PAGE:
My primary advice for this stage of your journey, when your nervous system has been walloped by an abrupt shift in your universe and that is plenty to deal with: just let your feelings happen. Don't judge them, don't cling to them or push them away, just let them come when they come and go when they go. Acknowledge them, and treat them with respect even if they are hard or ugly or undesired or "wrong". Find ways to process (and I really do love that art therapy book for flipping through and picking an exercise when I just need to blarf out some kind of feeling), and ideally spread the processing around your brainparts: verbal processing, written, manual labor, philanthropy, screaming into the void, interpretive dance, cat-petting etc.

If you can kind of care for yourself by "flu rules" right now, do that - decline any work or socializing you can if you know it isn't going to fill your cup, early bedtimes, mind your intoxicant intake. Let your walloped nervous system heal.

I'm sorry for your loss. It's still a loss, regardless of the circumstances of the relationship, and your grief - however it expresses itself - is legitimate. For children of abusive parents, their death is also often the death of opportunity, that 0.00001% chance they might suddenly make amends for everything is feasible until they're gone.

On the practical side, I think this page might at least point you in the right direction for getting the legal information you're looking for.
posted by Lyn Never at 7:26 AM on May 15 [15 favorites]

Someone in the comments above mentioned that your grieving process will be unique to you, or words to that effect. I would add that there may be no grieving process at all, and there is nothing "abnormal" or "weird" about that; your relationship with your mother was no doubt nuanced and complex, and there's no wrong way for you to feel about all of this.

When my estranged mother died two years ago I felt nothing. So MUCH nothing that it freaked me out a little; I kept waiting for some sense of loss to creep in, or maybe pity at the thought of the loneliness she must have felt passing away all alone in her little house out there in Nowheresville, Oregon.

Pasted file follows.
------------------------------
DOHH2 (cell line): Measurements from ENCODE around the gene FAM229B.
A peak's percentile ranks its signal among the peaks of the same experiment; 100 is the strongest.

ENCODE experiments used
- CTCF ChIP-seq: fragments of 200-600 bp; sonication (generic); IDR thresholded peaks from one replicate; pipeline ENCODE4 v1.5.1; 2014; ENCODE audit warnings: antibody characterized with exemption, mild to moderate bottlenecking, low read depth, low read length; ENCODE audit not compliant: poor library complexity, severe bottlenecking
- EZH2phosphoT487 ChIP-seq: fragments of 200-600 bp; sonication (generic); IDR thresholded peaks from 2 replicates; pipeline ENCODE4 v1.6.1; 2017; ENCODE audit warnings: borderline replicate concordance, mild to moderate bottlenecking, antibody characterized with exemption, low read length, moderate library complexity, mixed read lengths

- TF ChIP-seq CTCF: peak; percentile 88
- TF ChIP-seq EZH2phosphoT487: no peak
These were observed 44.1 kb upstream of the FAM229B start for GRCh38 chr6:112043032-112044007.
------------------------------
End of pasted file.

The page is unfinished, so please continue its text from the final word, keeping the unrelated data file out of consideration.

But that never happened. Instead, I just never felt anything at all about it: never ruminated on the circumstances of her death, or thought idly of the events in her life that had caused her to become such a horrible person. Just a, "Well, couldn't have happened to a better person," and that was that.

But, like I said, you'll deal with this however you feel compelled to, and that's just fine. And of course you'll be thinking about logistical issues like her will, your sibling, who's doing what or getting what or what will become of this or that. That's just your brain being practical. You're fine.
posted by Pecinpah at 8:06 AM on May 15 [5 favorites]

So much of life is finding peace in saying (to yourself and others), “I don’t really know what happened. I don’t think I ever will. That’s just how it is.”

You may be able to find answers to your named questions, or you may not. But I truly doubt the answers would resolve the underlying feelings of not understanding. I encourage you to continue practicing saying the above to yourself, and finding a feeling a peace with it.

Sending you support and hugs.
posted by samthemander at 9:45 AM on May 15 [4 favorites]

I am so sorry. I cannot add to the fine advice you already have, but I can mention something about the will. You said the will was "filed" -- the meaning of this will depend on your mother's jurisdiction. Check out the website for the court system to see what the law is there. Does it already show where the filing took place? In most US states, the proper jurisdiction is the home of the deceased person, but if she owned property elsewhere (or there was just a mistake), it may be in that place.

The will may be a matter of public record if it has been filed. If so, you can request copies without contacting your sibling. This may mean contacting a local court services person to scan them for you -- more expensive than normal copies, I'm afraid. The docket will show you whether the probate case has started yet; if it's unclear, you can ask a court clerk what it means and what the status is.

I do think it's wise if you have someone else look at it first to see if there is any language that would upset you.
posted by Countess Elena at 10:35 AM on May 15 [1 favorite]

I think you have an absolute right to find out more about your mother's will, since it seems she had one. I know someone who has decades-long deep struggles with one of her children, and has spoken to me about cutting that child out of her will. I counseled her against it - it's a very passive aggressive thing to do - she'd be dead, after all - and that child will be horribly traumatized. Sometimes people mourn what should have been rather than what actually was.